After ten consecutive years of annual June weekends looking at different themes, the Andrew Raven Trust in 2016 commissioned author (and Raven family member by marriage) Adam Nicolson to write a book with a chapter based around each of the themes. Additionally, there is an introduction by Amanda Raven and an Afterword by Simon Pepper - respectively the second and first chairs of the Trust, before Priscilla Gordon-Duff took up that role. Those 'book-ends' situate the chapters in the history and culture of the ART weekends. Adam knows Morvern, and has himself participated in and written up the report of several of the weekends over the preceding decade.
The book was launched at the 2017 weekend, which was titled The Voice of the Writer: Language, Land and People.
At the weekend, Adam read short excerpts from the book. For those who know the area, or who have been to earlier ART weekends, the chapters are very evocative. They are also not without challenge: whilst celebrating and indeed luxuriating in the beauties of the land and culture, the chapters also probe and needle into difficult areas of local and global concern, including climate change, environmental degradation, social and economic issues around land ownership and use and historical inequities, and present and future challenges.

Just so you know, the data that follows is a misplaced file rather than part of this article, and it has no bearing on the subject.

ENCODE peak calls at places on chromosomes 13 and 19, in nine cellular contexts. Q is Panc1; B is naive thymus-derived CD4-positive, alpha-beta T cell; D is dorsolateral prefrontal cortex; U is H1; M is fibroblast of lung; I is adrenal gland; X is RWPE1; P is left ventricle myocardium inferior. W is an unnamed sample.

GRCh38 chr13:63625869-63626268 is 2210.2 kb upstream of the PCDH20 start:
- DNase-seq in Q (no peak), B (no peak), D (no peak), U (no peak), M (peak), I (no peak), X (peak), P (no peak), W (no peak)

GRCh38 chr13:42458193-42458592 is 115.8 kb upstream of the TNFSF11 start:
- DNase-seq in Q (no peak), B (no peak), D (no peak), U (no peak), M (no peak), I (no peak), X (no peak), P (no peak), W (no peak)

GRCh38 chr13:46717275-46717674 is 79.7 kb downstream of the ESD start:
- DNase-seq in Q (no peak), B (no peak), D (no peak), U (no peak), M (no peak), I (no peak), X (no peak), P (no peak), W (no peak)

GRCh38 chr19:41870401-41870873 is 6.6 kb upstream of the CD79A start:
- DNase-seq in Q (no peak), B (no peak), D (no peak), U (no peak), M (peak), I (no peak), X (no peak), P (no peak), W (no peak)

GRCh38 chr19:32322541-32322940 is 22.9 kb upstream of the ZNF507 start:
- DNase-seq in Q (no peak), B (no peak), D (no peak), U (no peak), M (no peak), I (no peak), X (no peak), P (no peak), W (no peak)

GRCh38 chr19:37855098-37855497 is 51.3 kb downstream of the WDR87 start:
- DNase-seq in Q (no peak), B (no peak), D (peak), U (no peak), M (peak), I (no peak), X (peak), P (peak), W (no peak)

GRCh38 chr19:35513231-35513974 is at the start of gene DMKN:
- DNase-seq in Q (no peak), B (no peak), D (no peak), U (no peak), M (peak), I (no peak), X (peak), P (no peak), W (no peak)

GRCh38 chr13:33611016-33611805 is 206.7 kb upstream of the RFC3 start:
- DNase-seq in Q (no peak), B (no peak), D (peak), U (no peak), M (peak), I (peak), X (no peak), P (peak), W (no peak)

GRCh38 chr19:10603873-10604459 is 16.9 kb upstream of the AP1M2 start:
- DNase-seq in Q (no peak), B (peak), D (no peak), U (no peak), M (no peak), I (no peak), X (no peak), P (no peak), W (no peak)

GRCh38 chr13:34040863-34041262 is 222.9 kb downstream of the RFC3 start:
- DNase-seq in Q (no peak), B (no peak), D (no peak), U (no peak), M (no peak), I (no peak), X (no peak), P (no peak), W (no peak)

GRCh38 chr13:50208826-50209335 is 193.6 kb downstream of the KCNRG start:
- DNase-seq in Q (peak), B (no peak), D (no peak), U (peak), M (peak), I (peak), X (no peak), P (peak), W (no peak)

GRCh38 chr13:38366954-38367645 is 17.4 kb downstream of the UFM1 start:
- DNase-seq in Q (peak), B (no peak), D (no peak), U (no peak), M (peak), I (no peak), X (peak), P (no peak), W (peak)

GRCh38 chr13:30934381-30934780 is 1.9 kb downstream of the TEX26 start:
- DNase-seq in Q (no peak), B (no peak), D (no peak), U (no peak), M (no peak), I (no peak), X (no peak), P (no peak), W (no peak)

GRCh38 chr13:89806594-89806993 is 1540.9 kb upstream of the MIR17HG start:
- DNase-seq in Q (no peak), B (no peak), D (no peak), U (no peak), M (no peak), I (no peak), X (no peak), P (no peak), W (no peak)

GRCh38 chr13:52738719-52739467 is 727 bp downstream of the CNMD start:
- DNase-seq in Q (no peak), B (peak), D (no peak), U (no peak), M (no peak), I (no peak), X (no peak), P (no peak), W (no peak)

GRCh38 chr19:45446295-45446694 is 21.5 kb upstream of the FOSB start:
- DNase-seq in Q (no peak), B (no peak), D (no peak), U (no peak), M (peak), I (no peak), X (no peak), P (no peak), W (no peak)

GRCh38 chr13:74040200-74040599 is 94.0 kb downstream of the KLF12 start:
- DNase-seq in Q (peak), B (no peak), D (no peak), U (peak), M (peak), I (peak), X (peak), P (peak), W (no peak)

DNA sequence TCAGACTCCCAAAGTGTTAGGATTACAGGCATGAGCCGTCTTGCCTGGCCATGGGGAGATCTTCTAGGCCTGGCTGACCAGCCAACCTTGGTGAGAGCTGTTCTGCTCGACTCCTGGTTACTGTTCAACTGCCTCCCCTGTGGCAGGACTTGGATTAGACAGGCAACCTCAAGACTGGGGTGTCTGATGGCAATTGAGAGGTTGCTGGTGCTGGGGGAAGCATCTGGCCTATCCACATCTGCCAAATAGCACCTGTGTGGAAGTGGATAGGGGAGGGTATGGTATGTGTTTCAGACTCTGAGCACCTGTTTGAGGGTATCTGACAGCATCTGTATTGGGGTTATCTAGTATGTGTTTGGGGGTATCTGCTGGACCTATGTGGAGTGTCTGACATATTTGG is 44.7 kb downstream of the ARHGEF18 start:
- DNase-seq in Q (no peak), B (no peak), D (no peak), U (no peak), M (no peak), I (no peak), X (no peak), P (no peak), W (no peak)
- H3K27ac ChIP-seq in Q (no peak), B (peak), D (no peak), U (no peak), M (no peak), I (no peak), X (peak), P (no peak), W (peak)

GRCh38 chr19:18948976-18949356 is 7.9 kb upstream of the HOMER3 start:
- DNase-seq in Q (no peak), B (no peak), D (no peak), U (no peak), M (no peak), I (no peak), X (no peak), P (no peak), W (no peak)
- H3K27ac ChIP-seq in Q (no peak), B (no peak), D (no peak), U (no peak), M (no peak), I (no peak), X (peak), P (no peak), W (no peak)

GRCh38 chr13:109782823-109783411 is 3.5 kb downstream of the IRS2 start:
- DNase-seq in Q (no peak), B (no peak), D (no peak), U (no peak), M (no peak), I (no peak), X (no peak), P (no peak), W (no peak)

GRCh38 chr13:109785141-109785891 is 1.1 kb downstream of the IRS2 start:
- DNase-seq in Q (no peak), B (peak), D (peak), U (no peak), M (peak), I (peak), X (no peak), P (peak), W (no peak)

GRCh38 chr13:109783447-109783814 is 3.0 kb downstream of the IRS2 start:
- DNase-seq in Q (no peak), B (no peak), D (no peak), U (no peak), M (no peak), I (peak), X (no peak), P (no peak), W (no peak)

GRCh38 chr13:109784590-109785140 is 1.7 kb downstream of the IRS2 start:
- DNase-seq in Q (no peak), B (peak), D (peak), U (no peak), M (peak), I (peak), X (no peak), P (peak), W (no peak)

The book is also, for me, a thing to cherish: a very decent object, combining high production values as a designed, printed and bound document, with clear text and illustrations. Its writing and illustrations span directly and locally relevant and stimulating content, rolling around of big ideas, factual nuggets, arguments and viewpoints, and evocative, reflective and perceptive expression.
For that aspect of the book as an aesthetically pleasing physical object, we have to thank Mandy, above all, for applying her years of experience and expertise and for having a vision for what that product could be like and a commitment to working hard see it take shape.
The weekend itself was a wonderful mix of people who variously have something very special with their own use of language, written, spoken or sung (or all three); and the singing of birds and of the land, as well as of humans. Some speakers engaged with the powerful use of language by historical figures. The menu included the polemical, the practical and the poetic, in English, in Scots, and in Gaelic; documenting historical and social upheavals and personal quieteness.
On the 'ABOUT' page of the Trust's website, there is a link (at the right hand side of the page) to some information about the book and how to get hold of a copy if interested.